How to help identify ILBBY observations

Short version: Log into iNaturalist and go here! Click one of the photos to view more details and add or confirm an identification.

Long version: No observation makes it into the Illinois Botanists Big Year (ILBBY) or gets passed on to the Global Biodiversity Information Facility (GBIF) without at least two identifications. Making IDs is a great way to learn, see the diversity of species found in an area, contribute to science, and get to know other naturalists out there observing.

The Identify page on the iNaturalist website makes IDing really streamlined, especially once you start using the keyboard shortcuts. You can access the Identify page from the website by clicking the Identify link in the main header. Then click any image to view it in the "pop-up" modal in order to view the photos larger, add an ID, or see other details. There is unfortunately no similar quick and easy way right now to add identifications from the apps, so it's recommended to use a laptop or desktop computer.

Check out this useful video tutorial for using the Identify page on the iNaturalist website:

Here is a URL filtered to identify plants in Illinois observed in 2019: https://www.inaturalist.org/observations/identify?iconic_taxa=Plantae%2Cunknown&order_by=random&place_id=35&year=2019 I recommend bookmarking it so that it's easy to access. You can use the filters on the Identify page to show exactly the type of observations you're interested in.

Even a broad identification can be really helpful. So if you know it's in the aster family (Asteraceae), but not which species exactly, you can add an ID at family level. That way people looking to help ID observations in that family can find it easier.

Have questions about making identifications on iNaturalist? This Identification Etiquette post answers a lot of common questions. You can also ask below or start a new topic on the iNaturalist Forum.

Posted by bouteloua bouteloua, October 13, 2019 23:39

Comments

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Any suggestions for easy beginner plants to identify? I guess what seems to make a "good" beginner plant for me is that they are 1)pretty common so there are likely to be a lot of them to identify and I am likely to see them in person 2) don't have look-a-likes in Illinois, or have something that clearly distinguishes them from a look-a-like 3) have one or two easy to find and understand characteristics that can confirm what they are. For example I have found that there are only a few Silphium species in Illinois and they are pretty easy to distinguish with a good leaf shot. Trillium also have a few key characteristics that allow the common Illinois species to be identified if the shot contains those characteristics. However, there are a million Solidago in Illinois and umpteen ways that might distinguish them, making it hard for someone who is new to them. I tried ferns because I love them, but I needed a dictionary just to read the keys and then to try and figure out if in this picture the sori is up, down, around, or inside out seems impossible. Thanks!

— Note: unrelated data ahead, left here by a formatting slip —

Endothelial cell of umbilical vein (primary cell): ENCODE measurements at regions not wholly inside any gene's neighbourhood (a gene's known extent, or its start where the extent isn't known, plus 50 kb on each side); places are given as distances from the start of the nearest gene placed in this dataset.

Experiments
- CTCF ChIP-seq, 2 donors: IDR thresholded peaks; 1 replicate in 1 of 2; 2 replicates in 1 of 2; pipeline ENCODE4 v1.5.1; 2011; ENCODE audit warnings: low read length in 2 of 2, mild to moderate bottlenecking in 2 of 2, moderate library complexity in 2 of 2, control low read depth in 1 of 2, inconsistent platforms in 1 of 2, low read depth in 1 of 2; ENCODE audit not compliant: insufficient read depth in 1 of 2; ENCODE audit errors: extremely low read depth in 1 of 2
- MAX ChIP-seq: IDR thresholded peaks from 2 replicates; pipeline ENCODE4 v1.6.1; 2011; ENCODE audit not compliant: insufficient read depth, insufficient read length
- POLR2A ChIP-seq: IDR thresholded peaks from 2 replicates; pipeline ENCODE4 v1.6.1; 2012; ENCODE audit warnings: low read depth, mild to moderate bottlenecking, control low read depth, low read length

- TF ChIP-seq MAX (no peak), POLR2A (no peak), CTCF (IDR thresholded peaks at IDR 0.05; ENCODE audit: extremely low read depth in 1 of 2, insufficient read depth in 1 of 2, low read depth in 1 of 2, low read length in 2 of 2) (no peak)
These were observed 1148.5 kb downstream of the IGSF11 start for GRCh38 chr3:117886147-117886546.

Posted by k2018lena about 2 months ago (Flag)
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Yes! Here are a few:

-Acer negundo, boxelder (new green growth and opposite buds makes it distinctive)
-Acer saccharinum, silver maple (pretty easy bark, distinctive leaves)
-Ageratina altissima, white snakeroot (there are a few similar species in Eupatorium, but once you get an eye for it you can get a lot done because it's such a common species, tons of observations)
-Arisaema triphyllum and A. dracontium (difficult in fruit, but easy when there are leaves)
-Baptisia alba and B. bracteata (B. australis is usually in plantings and B. tinctoria is very rare)
-Campanulastrum americanum (only one in the genus)
-Celtis occidentalis, hackberry (easy bark!)
-Claytonia virginica, springbeauties (only species in that genus in our state)
-Dalea purpurea and Dalea candida (purple vs. white flowers, narrower vs. broader leaflets)
-Geranium maculatum (just a few other less common Geranium species to learn)
-Glechoma hederacea, creeping charlie (distinctive leaves, very common)
-Monarda fistulosa, bergamot
-Pedicularis canadensis and Pedicularis lanceolata
-Podophyllum peltatum, mayapple (one of a kind)
-Pontederia cordata, pickerelweed
-Primula meadia, shootingstar (only species in that genus in most of the state)
-Ratibida pinnata, grey-headed coneflower
-Rhamnus cathartica, buckthorn
-Sanguinaria canadensis, bloodroot (very distinctive)
-Sporobolus heterolepis, dropseed (densely tufted with very narrow leaves, nothing else like it in our natural areas)
-Symplocarpus foetidus, skunk cabbage

My favorite place to view at a glance if there are other similar species in the area is BONAP, e.g. http://bonap.net/NAPA/TaxonMaps/Genus/County/Monarda

For finding lookalikes/common mistakes the Similar Species tab on the taxon pages is becoming super useful: https://www.inaturalist.org/taxa/119048-Ageratina-altissima

Definitely avoid Solidago! The "hard" species are one reason why I prefer to sort the Identify page by "random" instead of the default which is last uploaded, because the newest ones get "picked over" pretty quickly.

Posted by bouteloua about 2 months ago (Flag)

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